Hundreds pay respects to Beau Biden in Dover

DOVER — If Thursday’s memorial was any indication, perhaps no Delawarean was loved like Joseph R. “Beau” Biden III.

Hundreds came to pay their respects at Legislative Hall to the former attorney general and eldest son of the vice president. Mr. Biden, who one 2014 poll found was more popular and well-known than almost every other statewide official, died Saturday of brain cancer. He was 46.

Draped in an American flag, his casket rested in a place of honor in the state’s Senate chamber. He is believed to be the first individual to lie in honor at Legislative Hall.

Flags flew at half-staff, roads around the state Capitol were shut down and members of the public began arriving three hours before they were scheduled to be allowed in.

In his first public appearance since his son’s death, Vice President Joe Biden remained composed when the casket arrived and during a small private ceremony. Family members, including the vice president’s wife, son and daughter, as well as Beau Biden’s wife and two children, clung to each other throughout a series of public remarks by state officials.

Standing about three feet away from his son’s casket, Vice President Biden stared at the floor during most of the ceremony, wiping a tear from his eye at one point and reaching over to stroke his granddaughter’s face at another.

No member of the Biden family spoke during the ceremony, but they remained stationed in the Senate chamber to personally thank hundreds of well-wishers.

The vice president greeted everyone with a hug or a handshake, and as state officials and members of the public filed past him, he began to smile and engage in short conversations with visitors, welcoming several with loud exclamations and his famous smile.

Although no tears were shed when the casket was unloaded outside, several family members had to reach for tissues while receiving well-wishers.

Mr. Biden’s casket arrived from Wilmington after an hourlong procession that included family members, police officers and members of the Delaware National Guard, which Mr. Biden belonged to from 2003 until his death.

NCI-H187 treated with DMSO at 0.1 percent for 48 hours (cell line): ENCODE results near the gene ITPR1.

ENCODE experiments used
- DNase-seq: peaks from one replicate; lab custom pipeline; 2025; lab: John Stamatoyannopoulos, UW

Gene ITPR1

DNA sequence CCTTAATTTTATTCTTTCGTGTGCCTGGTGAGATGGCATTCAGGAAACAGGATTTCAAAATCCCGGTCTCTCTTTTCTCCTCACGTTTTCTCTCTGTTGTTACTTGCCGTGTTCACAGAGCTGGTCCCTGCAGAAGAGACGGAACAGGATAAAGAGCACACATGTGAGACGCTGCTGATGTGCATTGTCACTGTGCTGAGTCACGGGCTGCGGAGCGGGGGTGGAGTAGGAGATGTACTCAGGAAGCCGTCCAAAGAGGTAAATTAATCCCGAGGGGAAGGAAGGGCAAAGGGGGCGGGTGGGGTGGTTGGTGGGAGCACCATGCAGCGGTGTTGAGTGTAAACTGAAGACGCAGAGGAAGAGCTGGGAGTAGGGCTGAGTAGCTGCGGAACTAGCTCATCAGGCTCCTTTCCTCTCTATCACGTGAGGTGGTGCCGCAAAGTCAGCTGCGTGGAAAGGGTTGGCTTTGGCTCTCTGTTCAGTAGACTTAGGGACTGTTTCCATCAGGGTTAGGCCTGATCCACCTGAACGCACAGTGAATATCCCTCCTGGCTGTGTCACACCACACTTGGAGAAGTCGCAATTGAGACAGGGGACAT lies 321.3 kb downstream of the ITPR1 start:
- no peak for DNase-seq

Unloaded from the hearse outside Legislative Hall just before 1 p.m., the casket was carried into the building by a group of eight National Guardsmen and followed by members of the Biden family. On one side of the dais behind the casket rested a large photo of Mr. Biden, his wife, Hallie, and his children, Natalie and Hunter, while on the other side sat a case containing a medal.

The medal, the Delaware Conspicuous Service Cross, was presented by Gov. Jack Markell during the 25-minute ceremony in the Senate chamber. It is the highest honor the state can give.

State officials touted the man Gov. Jack Markell said lived a model life.

He was praised as a public servant, as a friend and above all, as a family man.

“The Biden family is Delaware’s family, and Beau’s dedication to and love for you and your dedication and love right back is what we all want for our own families,” Gov. Markell said.

Several speakers told stories of Beau Biden’s compassion and warmth.

“If I mentioned one word, just say one word, ‘Beau,’ anywhere in this state, everyone would know who I was talking about,” Speaker of the House Pete Schwartzkopf, D-Rehoboth Beach, said, recalling a time Mr. Biden visited him at Legislative Hall just to provide a friendly greeting.

“Everybody who met him loved him instantly. He was that kind of outgoing, effusive person who made it clear to everyone that they were the most important person in the room, not him,” former Chief Justice Myron Steele said.